That’s really, really dumb.

John Shannon

* John Shannon, the sometimes smug gab guy on Sportsnet, delivered what was labeled his Power 25—the top movers and shakers in the NHL—and he listed wet-eared Elias Pettersson of the Vancouver Canucks the sixth most-powerful person.

What Shannon failed to do was explain exactly what makes Pettersson more of a power broker than, say, Puck Pontiff Mark Chipman, co-bankroll and governor of les Jets and a member of the Hockey Hall of Fame selection committee. Perhaps Shannon will also tell us that a parish priest in Moose Jaw holds more sway with Catholics than the Pope. Or that Adam Sandler makes better movies than Steven Spielberg.

That’s really, really dumb.

* Luke Fox (Sportsnet seems to have an over-abundance of ”D’oh!” boys) wrote: “(Nikita) Kucherov is running away with the (NHL) scoring race.”

Hmmm. Last time I looked, Kucherov was four points ahead of Mikka Rantanen. Johnny Gaudreau and Connor McDavid are a mere five in arrears. Any one of those guys could erase that deficit in 20 minutes of hockey. That’s a runaway like Lady Gaga is a lumberjack.

So that’s really, really dumb.

Bobby Orr

* Apparently Ken Campbell was napping during Bobby Orr’s career. I say that because of this click-bait the senior writer at The Hockey News posted on Twitter:

“Former NHLer Mathieu Schneider, now with the NHLPA just referred to Nicklas Lidstrom ‘as the greatest defenceman of all time.’ Bold statement. And it’s a worthy debate.”

Sure, and maybe Campbell would also have us debate who’s taller, Zdeno Chara or Johnny Gaudreau. Or what’s whiter, freshly fallen snow or coal.

That’s really, really dumb.

Brian Burke

Okay, that’s enough dumbing down for one day. But staying on the subject of grey matter, best comment in the wake of Peter Chiarelli’s dismissal as general manager of the Edmonton Oilers was delivered by Brian Burke of Sportsnet: “He didn’t become terminally stupid overnight.” Actually, he did. Chiarelli went to bed one night, then woke up the next morning and signed Milan Lucic to a seven-year, $42-million contract.

Hey, the Oilers have finally found someone who can keep up with Connor McDavid—Kendall Coyne Schofield, the young lass who dropped jaws with her dash in the fastest skater segment of the NHL all-star skills competition in San Jose. There is, however, no truth to the rumor that Kendell will replace Lucic in the Oil lineup.

Kendall Coyne Schofield

Coyne Schofield was a revelation. Her long, blonde ponytail flapping and her short legs (she’s 5-feet-2) churning like pistons, she finished her lap in 14.346 seconds, a heartbeat behind McDavid’s winning lickety-split of 13.378 and a blink-of-an-eye better than Clayton Keller of the Arizona Coyotes. It was the “wow” moment of the all-star hijinx, and here’s what I’m wondering: Will people (read: media/men) now view women’s hockey in a more favorable light? I doubt it. It’ll be same old, same old. News snoops will continue to ignore the women except in Olympic years.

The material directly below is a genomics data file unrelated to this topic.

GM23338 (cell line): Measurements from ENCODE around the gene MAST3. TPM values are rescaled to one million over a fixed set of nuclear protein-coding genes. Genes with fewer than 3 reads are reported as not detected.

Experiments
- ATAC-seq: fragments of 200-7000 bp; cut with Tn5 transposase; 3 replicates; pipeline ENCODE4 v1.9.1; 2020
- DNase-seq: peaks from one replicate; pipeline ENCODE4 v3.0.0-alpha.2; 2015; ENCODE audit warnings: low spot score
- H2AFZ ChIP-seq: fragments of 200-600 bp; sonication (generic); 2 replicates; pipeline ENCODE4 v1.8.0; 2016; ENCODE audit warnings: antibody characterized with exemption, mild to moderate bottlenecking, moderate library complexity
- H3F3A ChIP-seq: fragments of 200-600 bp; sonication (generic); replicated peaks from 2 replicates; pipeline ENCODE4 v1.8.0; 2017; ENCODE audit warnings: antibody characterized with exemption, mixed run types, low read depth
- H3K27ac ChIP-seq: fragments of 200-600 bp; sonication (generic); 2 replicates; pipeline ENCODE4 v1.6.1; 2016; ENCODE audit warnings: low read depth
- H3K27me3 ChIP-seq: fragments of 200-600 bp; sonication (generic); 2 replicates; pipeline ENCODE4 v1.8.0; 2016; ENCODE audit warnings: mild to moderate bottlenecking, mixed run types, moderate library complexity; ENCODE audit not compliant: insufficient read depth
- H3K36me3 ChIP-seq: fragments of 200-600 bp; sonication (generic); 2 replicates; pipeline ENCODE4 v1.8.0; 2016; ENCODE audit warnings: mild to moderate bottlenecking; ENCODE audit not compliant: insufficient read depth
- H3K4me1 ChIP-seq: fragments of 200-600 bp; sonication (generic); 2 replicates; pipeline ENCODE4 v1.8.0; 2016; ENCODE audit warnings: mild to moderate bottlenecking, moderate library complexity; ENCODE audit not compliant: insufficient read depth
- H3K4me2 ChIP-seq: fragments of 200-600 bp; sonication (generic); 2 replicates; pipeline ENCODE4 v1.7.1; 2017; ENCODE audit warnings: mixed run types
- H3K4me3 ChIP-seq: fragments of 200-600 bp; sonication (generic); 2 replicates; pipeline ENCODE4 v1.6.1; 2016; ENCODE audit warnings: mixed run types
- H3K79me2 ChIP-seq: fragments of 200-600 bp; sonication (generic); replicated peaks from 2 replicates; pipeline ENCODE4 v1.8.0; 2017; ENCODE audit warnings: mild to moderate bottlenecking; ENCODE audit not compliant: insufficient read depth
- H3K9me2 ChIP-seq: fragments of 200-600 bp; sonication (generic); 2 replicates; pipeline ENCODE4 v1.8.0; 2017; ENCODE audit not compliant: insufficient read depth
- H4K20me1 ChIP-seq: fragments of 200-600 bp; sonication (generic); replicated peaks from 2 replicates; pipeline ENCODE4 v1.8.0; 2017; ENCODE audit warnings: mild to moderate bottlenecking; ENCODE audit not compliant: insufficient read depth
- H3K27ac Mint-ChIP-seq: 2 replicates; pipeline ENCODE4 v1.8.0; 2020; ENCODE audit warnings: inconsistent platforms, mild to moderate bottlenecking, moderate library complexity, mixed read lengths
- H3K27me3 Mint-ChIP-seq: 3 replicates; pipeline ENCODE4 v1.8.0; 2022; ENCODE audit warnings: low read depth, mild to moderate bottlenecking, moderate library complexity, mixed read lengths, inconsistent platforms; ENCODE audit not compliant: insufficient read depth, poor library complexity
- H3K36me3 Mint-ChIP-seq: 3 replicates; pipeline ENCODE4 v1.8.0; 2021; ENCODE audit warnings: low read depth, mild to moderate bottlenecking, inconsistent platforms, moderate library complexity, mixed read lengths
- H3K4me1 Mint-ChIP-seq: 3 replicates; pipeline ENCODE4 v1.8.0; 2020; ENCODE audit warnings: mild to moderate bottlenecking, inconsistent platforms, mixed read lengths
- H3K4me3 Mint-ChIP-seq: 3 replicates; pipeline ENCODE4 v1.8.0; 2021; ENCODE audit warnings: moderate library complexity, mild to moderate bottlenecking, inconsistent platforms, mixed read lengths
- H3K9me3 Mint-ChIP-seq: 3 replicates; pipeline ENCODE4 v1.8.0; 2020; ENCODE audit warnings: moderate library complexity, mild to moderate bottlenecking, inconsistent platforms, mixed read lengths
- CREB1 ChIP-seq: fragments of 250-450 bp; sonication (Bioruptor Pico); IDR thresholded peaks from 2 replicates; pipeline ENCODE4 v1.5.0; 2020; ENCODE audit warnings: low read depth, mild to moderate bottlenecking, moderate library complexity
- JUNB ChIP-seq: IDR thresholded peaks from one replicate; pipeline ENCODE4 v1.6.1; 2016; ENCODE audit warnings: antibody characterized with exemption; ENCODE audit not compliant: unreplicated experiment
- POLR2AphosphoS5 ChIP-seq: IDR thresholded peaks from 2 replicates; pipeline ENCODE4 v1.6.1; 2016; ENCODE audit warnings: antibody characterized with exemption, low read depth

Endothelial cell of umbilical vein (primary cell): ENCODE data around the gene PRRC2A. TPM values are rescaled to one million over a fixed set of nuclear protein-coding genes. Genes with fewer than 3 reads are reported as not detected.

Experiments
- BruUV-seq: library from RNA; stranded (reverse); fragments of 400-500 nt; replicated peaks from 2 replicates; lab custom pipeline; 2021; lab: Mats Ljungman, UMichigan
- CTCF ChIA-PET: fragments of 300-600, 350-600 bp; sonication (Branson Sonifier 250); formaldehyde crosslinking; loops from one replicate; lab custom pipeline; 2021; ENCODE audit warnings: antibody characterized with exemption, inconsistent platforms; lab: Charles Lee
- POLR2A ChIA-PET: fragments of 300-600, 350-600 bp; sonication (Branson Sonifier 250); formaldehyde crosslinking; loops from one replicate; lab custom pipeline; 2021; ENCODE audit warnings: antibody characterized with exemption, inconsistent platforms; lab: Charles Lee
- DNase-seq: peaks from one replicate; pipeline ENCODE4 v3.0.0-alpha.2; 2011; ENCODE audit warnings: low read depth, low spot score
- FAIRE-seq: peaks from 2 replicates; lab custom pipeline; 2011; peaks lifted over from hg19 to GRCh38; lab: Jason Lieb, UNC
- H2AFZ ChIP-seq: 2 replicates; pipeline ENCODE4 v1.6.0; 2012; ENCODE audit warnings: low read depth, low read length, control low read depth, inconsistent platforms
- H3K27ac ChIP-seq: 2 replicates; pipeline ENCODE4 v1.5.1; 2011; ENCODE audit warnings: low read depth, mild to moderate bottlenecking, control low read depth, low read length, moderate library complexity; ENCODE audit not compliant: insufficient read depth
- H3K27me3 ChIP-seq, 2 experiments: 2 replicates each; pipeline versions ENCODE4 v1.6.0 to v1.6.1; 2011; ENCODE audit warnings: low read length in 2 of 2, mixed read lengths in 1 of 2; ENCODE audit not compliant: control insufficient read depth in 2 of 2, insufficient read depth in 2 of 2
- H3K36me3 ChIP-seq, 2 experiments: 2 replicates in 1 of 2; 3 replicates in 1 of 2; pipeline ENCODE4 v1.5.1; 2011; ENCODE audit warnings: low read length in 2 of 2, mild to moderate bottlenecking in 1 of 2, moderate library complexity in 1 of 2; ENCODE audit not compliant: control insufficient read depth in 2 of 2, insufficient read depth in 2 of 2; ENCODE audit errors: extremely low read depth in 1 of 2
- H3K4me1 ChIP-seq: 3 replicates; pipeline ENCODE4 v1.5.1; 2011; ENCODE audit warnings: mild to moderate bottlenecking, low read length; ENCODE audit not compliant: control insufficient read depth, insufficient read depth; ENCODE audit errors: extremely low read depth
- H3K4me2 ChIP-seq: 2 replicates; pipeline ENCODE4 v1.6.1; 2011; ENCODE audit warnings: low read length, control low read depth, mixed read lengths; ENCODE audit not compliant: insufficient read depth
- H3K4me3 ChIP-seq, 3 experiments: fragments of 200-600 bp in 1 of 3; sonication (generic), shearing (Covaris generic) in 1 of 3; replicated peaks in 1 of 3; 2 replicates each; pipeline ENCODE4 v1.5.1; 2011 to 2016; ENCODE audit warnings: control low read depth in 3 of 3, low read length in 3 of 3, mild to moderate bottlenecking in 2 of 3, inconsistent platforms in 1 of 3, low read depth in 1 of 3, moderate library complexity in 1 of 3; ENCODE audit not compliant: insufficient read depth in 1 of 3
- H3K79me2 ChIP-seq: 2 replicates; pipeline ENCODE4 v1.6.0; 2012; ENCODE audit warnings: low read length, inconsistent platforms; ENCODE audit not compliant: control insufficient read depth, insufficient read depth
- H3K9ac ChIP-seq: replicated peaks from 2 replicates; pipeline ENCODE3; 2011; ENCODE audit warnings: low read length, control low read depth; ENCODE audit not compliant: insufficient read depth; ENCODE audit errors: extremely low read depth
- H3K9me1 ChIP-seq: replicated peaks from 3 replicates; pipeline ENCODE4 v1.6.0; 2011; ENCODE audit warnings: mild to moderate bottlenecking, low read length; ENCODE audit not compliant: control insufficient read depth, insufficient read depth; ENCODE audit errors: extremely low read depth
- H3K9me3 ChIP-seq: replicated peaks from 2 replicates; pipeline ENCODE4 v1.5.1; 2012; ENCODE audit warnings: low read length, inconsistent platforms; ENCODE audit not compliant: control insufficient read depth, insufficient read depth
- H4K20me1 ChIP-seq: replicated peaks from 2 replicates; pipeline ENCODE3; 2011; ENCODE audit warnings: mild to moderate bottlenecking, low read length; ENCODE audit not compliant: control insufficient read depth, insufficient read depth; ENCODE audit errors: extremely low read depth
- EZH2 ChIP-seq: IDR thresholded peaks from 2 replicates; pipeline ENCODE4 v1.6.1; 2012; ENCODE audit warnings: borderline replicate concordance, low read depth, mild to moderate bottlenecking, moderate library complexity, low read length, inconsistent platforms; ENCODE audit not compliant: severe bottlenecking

Leave it to smarmy Damien Cox of the Toronto Star to make an ass-clown comment about Coyne Schofield’s performance. “The only surprise is so many men didn’t realize female hockey players are great skaters. Geez, people, it’s 2019,” he tweeted. Apparently Cox believes he’s the only penis person on the planet who has the skinny on women’s shinny. He saw this coming, don’t you know. The rest of you guys, including the NHL all-stars who were totally gobsmacked by Kendall’s giddyup? Ignorant louts. Cox truly is a doofus.

Boys being oinkers, do you think the boys will let Keller forget about the night he “got beat by a girl?” No. Not ever, ever, ever.

Dayna Spiring

On the subject of women doing wonderful things, Dayna Spiring is the freshly minted chair of the Winnipeg Blue Bombers board of directors, and it seems to me that both the Winnipeg Sun and the Drab Slab were out to lunch on her story. Becoming the first female chair in the club’s 89-year history is worth more than a few paragraphs that read like a boring club press release. I’d like to know Dayna’s thoughts on Winnipeg FC. On the Canadian Football League. On Commish Randy. On breaking into the old boys’ club. Is it too much to ask a news snoop at either of the River City rags to pick up a phone and have a chat with the Bombers boss lady?

Will someone please give me a wakeup call when men’s tennis becomes interesting again? I mean, where are all those hot-shot, Next Gen players who were supposed to shove Novak Djokovic, Rafa Nadal and Roger Federer to the curb? MIA. All of them. Mind you, Nadal was also MIA in the Australian Open championship match vs. Djokovic on Sunday. Can you say complete dud, kids?

Naomi Osaka

The best part of Naomi Osaka’s win in the women’s singles final Down Under? Poor sport Serena Williams wasn’t there to soil the moment with her brattish behavior. Osaka seems like a delightful, humble young woman who, at age 21, is already halfway to a career Grand Slam. Now the world No. 1, her emergence speaks favorably for the quality and intrigue of the women’s game, which has produced eight different champions in the past nine Grand Slam events. On the men’s side, there hasn’t been a Slam winner not named Nadal, Federer or Djokovic since 2016.

I don’t know what you make of the PHWA midseason NHL awards polling, but it seems to me that it’s very self-serving. That is, news snoops give themselves something to write and gab about during the all-star lull, but in reality it’s a non-story. It doesn’t even tell us which way the wind is blowing, because last year half of the midway leaders failed to pick up a trinket at the awards gala in June. So, I’m sorry, but I fail to see the purpose of the exercise.